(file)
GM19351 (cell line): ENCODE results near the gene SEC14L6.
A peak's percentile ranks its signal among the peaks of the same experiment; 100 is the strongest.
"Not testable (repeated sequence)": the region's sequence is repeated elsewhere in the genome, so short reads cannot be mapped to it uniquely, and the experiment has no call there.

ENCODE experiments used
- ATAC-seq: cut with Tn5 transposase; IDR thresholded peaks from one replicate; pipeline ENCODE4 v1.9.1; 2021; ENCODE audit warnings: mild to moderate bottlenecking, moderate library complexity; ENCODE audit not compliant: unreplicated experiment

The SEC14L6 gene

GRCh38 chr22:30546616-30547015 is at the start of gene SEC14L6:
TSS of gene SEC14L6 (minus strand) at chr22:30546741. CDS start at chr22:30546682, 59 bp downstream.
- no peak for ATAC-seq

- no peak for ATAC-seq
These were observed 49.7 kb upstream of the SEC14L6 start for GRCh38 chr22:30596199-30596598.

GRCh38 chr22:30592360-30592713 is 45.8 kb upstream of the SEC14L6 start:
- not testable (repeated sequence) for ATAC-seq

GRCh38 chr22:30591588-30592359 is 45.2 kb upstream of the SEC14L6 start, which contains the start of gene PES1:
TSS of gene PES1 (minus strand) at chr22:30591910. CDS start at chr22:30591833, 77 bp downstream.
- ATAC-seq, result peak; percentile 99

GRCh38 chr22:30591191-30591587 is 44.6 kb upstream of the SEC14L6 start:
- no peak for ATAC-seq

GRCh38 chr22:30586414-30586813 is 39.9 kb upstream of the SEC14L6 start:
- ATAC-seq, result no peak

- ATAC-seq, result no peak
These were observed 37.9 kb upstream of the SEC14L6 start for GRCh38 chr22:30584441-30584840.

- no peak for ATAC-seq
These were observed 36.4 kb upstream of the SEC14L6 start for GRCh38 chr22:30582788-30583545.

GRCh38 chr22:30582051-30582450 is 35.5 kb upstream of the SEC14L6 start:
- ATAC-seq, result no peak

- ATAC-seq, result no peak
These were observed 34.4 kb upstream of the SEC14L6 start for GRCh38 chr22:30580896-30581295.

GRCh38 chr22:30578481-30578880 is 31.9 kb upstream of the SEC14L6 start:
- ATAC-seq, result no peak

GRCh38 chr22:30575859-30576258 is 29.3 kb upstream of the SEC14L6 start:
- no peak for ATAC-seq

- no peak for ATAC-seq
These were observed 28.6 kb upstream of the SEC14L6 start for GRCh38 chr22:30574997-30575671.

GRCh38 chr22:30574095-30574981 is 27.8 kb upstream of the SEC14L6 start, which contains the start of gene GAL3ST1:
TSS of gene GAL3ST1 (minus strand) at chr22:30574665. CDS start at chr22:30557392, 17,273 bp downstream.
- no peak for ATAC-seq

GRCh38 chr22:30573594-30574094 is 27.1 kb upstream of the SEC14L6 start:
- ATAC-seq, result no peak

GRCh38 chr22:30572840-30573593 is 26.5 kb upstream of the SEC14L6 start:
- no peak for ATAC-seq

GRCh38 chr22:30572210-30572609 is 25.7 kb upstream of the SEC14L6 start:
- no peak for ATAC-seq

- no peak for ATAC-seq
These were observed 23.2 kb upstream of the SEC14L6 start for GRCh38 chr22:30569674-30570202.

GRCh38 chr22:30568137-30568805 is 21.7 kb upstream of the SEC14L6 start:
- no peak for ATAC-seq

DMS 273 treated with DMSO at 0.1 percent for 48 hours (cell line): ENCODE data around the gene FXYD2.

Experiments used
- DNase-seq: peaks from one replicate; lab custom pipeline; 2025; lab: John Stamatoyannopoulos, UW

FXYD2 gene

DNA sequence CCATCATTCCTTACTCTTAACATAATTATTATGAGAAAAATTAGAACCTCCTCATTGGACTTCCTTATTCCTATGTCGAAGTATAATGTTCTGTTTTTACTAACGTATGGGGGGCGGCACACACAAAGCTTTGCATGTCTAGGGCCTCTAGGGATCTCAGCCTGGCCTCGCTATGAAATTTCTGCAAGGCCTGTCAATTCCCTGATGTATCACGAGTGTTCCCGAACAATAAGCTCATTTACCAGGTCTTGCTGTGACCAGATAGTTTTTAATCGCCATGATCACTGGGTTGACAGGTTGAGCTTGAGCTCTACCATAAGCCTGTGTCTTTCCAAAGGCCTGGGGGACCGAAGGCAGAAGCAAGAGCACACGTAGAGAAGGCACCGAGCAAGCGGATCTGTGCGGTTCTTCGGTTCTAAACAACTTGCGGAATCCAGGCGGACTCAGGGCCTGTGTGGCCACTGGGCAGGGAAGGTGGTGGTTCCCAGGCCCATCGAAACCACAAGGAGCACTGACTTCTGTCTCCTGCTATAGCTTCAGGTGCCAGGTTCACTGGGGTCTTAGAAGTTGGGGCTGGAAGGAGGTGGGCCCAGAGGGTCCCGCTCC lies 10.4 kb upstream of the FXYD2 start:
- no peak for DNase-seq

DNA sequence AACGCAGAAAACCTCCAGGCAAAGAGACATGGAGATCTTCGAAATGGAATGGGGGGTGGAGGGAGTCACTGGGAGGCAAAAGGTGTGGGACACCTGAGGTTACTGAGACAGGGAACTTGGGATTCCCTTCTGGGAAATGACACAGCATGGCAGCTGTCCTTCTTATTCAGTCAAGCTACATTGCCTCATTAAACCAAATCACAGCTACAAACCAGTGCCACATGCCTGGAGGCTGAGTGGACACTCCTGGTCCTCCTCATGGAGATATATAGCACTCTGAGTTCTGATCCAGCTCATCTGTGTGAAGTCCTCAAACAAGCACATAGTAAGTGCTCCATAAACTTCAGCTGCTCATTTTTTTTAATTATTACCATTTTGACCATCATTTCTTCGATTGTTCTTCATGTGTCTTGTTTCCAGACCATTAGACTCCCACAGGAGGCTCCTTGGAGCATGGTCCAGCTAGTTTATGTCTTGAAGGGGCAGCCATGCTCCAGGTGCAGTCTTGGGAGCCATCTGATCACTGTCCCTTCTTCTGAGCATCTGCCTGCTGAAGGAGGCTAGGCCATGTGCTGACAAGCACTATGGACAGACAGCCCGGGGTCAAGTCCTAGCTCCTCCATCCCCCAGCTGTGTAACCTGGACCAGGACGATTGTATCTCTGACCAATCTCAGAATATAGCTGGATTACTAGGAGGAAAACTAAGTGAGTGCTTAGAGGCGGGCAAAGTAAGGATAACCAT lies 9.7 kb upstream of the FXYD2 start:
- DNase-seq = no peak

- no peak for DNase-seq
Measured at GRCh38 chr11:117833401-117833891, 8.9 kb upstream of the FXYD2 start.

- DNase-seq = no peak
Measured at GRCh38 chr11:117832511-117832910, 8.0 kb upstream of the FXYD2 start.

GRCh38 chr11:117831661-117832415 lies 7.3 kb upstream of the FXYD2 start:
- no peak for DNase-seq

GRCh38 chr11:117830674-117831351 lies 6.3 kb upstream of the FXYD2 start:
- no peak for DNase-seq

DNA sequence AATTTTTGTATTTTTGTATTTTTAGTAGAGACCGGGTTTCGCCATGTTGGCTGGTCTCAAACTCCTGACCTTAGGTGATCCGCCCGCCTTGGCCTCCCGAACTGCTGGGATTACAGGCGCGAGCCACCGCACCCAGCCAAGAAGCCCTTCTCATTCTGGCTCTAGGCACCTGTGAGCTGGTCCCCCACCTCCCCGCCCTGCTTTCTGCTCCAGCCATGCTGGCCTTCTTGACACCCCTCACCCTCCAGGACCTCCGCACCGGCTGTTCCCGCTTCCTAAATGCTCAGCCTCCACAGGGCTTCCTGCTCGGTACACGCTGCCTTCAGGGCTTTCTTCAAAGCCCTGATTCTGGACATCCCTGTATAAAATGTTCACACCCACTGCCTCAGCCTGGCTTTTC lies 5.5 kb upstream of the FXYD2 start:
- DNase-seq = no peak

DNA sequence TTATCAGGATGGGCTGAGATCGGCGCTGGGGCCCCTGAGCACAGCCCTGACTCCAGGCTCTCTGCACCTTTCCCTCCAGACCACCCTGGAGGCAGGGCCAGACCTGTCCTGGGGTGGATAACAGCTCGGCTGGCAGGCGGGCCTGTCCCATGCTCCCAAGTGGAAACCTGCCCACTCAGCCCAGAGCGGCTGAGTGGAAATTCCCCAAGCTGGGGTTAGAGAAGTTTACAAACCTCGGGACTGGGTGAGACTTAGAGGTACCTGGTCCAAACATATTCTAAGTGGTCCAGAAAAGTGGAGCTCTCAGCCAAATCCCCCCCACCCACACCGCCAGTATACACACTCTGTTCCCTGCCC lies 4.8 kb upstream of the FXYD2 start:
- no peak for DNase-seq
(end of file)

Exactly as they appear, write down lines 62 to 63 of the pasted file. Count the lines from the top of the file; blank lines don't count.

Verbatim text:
GRCh38 chr11:117830674-117831351 lies 6.3 kb upstream of the FXYD2 start:
- no peak for DNase-seq